I feel dumb to write what I wrote above, because I think that Panasonic is doing a fantastic job with the gh line, but it was... For soccer mum ... when people have been doing fantastic job with much lesser Canon cameras the last 7 years.

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With all due respect to Andrew... why the heck do so many here care what he likes and doesn't like? Everyones got different taste, needs, priorities, and budgets. Mine are specific to my own needs, so what meets someone else's criteria isn't necessarily the same as mine. 

 

Is the D5300 a great filmmaking tool with excellent ergonomics and a contender against cameras costing thousands of dollars more? No, of course not. 

 

Does it have a sweet low-light sensor that in the right hands can render cinematic results on par with the better filmmaking tools out there costing much more, and deliver stellar stills as well... for $799? You bet it does. 

 

I can't speak for anyone else here, but for me... it's now about realizing a good cinematic idea and using the tools I have to the best of my abilities. For me, that's the only hurdle to get over now. :) I'll leave the arguments over sensors, pixels, resolution, dynamic range, etc. to the gear enthusiasts. I've got to go brainstorm an idea and stop wasting time on gear forums. ;)

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This is crazy. Did you read the article? The whole thing was talking about how the D5300 gives a very nice filmic image but is an absolute nightmare to use. I wouldn't recommend the 5300 to a "soccermum" in a million years! It IS a nightmare to shoot video with! It would make much more sense for an amateur to use a Panasonic for home movies - EVF, decent AF, decent onboard audio, focus peaking, small size, great but not pro-level stills. I have a G6 and a 5300 and I know which one I'd give to someone who wasn't a filmmaker to shoot video with.

 

 

Matt I think that the term nightmare is not appropriate. I don't know why on the internet people always talk to extremes when camera X will blow camera Y because it has 4 megapixel more, 1/2 stop more DR etc etc. Put a loupe on the back screen, add a pistol grip if you need more handling, or add rail system etc etc. You can also add a Ninja and get peaking, false colour/zebras for exposure, visual sound monitoring and a 3.5 jack to monitor with a headphone. I don't have any of these unless you buy a Cannon 5dmark 3 in the canon world. So you have all these solution and when the the $ +300 D7200 will have a weather sealed metal body with a headphone jack and all the buttons so that you have to go very rarely in the menu. So I would not say nightmare in case of the D5300 handling.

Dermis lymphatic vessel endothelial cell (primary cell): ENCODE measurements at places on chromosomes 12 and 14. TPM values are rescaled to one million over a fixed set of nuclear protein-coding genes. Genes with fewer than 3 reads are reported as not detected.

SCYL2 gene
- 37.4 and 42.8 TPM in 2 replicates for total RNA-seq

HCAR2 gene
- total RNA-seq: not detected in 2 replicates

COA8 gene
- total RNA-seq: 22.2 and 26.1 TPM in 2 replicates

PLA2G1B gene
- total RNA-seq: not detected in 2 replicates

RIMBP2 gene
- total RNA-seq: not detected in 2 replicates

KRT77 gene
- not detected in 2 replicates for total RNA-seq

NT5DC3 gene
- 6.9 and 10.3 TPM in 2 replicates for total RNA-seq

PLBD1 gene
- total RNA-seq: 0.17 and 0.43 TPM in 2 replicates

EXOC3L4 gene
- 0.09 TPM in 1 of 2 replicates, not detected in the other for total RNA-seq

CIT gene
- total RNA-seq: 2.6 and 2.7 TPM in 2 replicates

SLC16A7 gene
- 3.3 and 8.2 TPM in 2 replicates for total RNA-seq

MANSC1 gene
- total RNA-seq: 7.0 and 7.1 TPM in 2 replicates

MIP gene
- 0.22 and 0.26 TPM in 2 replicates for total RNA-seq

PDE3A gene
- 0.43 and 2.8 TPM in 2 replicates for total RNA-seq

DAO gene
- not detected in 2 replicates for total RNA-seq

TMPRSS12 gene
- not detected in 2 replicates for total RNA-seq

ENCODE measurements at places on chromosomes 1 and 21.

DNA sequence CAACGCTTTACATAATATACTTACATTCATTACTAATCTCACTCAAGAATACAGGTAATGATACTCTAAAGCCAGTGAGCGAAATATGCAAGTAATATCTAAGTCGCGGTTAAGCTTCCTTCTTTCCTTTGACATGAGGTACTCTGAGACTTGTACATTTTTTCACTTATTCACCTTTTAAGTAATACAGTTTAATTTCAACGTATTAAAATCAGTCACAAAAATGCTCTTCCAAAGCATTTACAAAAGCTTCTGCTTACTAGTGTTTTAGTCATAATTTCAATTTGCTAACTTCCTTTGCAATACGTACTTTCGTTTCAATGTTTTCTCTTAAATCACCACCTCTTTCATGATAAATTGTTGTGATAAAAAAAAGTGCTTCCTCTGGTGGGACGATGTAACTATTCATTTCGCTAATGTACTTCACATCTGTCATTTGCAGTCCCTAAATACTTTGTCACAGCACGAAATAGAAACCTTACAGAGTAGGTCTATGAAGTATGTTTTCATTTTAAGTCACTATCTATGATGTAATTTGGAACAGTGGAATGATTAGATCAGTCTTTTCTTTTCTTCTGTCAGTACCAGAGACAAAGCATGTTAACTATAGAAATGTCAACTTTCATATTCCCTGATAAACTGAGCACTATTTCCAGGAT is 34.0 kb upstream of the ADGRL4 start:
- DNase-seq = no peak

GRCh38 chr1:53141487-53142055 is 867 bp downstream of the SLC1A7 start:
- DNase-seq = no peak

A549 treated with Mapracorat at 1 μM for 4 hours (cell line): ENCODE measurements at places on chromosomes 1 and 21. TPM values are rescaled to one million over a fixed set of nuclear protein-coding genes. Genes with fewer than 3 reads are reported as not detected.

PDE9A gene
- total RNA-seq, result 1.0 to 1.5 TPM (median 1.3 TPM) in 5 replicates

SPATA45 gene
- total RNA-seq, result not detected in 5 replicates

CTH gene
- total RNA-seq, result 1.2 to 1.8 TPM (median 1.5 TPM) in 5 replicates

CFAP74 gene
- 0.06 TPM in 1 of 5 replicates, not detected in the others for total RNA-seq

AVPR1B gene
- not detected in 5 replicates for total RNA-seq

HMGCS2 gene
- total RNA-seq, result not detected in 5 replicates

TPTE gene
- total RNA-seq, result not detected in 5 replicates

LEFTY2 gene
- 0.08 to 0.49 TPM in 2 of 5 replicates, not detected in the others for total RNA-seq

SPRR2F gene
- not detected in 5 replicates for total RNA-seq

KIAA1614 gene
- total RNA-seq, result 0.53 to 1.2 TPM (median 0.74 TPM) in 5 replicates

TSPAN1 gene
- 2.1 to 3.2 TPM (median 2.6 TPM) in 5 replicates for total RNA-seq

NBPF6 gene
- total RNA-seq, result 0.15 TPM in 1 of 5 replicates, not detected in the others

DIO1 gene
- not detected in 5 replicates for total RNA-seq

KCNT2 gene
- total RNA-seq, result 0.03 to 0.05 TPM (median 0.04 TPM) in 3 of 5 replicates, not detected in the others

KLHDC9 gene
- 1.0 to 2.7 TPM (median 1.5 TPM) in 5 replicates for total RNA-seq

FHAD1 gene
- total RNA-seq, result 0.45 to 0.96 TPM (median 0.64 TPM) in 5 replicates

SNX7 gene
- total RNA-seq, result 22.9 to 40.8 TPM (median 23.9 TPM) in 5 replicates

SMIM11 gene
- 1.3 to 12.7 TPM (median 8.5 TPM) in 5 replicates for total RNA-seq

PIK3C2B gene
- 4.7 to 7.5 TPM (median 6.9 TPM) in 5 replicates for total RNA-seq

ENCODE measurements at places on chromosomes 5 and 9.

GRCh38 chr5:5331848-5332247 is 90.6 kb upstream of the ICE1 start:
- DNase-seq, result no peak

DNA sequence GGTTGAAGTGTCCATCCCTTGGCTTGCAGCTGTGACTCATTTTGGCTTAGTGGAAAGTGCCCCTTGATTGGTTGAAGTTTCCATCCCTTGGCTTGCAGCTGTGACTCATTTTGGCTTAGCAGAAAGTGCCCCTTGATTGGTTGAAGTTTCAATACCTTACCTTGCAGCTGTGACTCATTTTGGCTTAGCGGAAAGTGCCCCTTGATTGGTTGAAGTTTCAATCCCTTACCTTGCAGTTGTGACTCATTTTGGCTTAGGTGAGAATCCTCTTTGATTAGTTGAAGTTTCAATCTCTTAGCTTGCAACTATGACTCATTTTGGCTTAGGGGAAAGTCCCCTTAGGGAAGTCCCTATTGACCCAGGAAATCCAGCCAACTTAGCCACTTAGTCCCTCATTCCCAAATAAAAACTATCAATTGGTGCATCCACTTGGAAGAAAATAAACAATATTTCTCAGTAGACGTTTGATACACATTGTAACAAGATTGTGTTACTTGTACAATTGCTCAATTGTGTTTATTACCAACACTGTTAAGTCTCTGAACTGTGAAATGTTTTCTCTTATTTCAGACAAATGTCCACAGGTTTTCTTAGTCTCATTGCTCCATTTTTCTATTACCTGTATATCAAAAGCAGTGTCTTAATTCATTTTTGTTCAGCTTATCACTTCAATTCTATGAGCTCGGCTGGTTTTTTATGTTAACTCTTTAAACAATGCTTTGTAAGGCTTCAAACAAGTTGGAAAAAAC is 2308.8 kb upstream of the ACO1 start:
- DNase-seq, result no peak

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I think the previous poster goes by a different definition of soccer mom. Afaik they mostly shoot full auto everything and will get very good results for the money with a d5300. For amateurs, it makes sense adding a few hundred to the budget and go for a bmpcc or gh3. Why work around limitations more than necessary, we have enough frustrations and limitations as is.

Matt I think that the term nightmare is not appropriate. I don't know why on the internet people always talk to extremes when camera X will blow camera Y because it has 4 megapixel more, 1/2 stop more DR etc etc. Put a loupe on the back screen, add a pistol grip if you need more handling, or add rail system etc etc. You can also add a Ninja and get peaking, false colour/zebras for exposure, visual sound monitoring and a 3.5 jack to monitor with a headphone. I don't have any of these unless you buy a Cannon 5dmark 3 in the canon world. So you have all these solution and when the the $ +300 D7200 will have a weather sealed metal body with a headphone jack and all the buttons so that you have to go very rarely in the menu. So I would not say nightmare in case of the D5300 handling.

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I didn't mean I don't believe you. I am sure some guys have commented that it's a good camera, but that doesn't mean it is the camera of choice for anyone with good budgets.. Besides, the D800 is more expensive than a gh4, and it has very little to do with the D5300 so this is off topic in my opinion.

Do you really want me to post links to all the interviews to convince you it's not just "anecdotal"?
Why would you need a trained crew for that? If you have a budget to hire a gaffer and sparks why wouldn't you have money to hire proper lighting - still not my point; A cinematographer working on a budget should be able to operate, light and act as a grip on a budget film and use (and know what) equipment fits the budget and purpose.

I respect your opinion that you don't see any reason for using the D800, all I'm saying is, that if DOPs use it, and use it instead of BMC, Canon and Panasonic, surely there must be a reason for it?

Another thing that I haven't mentioned is why DOPs use the D800. Have seen a few videos with the D800 and the D4 and the highlight rolloff is (what I would call) incredibly close to that of an Alexa. It's looks very realistic and it holds so much detail in the shadows, which is another reason why it's becoming wildly used in productions.

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Guest Ebrahim Saadawi

Matt I think that the term nightmare is not appropriate. So I would not say nightmare in case of the D5300 handling.


I've been discovering the low-budget filmmaking world for quite a short time. so maybe I've become a bit spoiled by working with the higher-end tools before I recently went freelance,

but having used practically every camera in that price bracket, I can say with confidence the Nikon D5300 is indeed an ergonomic nightmare (and every other Nikon for that matter). How bad is it? Let's say that whenever I go out to actually shoot something I pick up the T3i or 5d or the recently bought G6, even though they're inferior cameras! It's just SO frustrating to work with, I can't really put my finger on why, but it truly just is!

It gives the best results when you have the time and patience to fiddle though. and again, if it was my only option I would probably get used to it.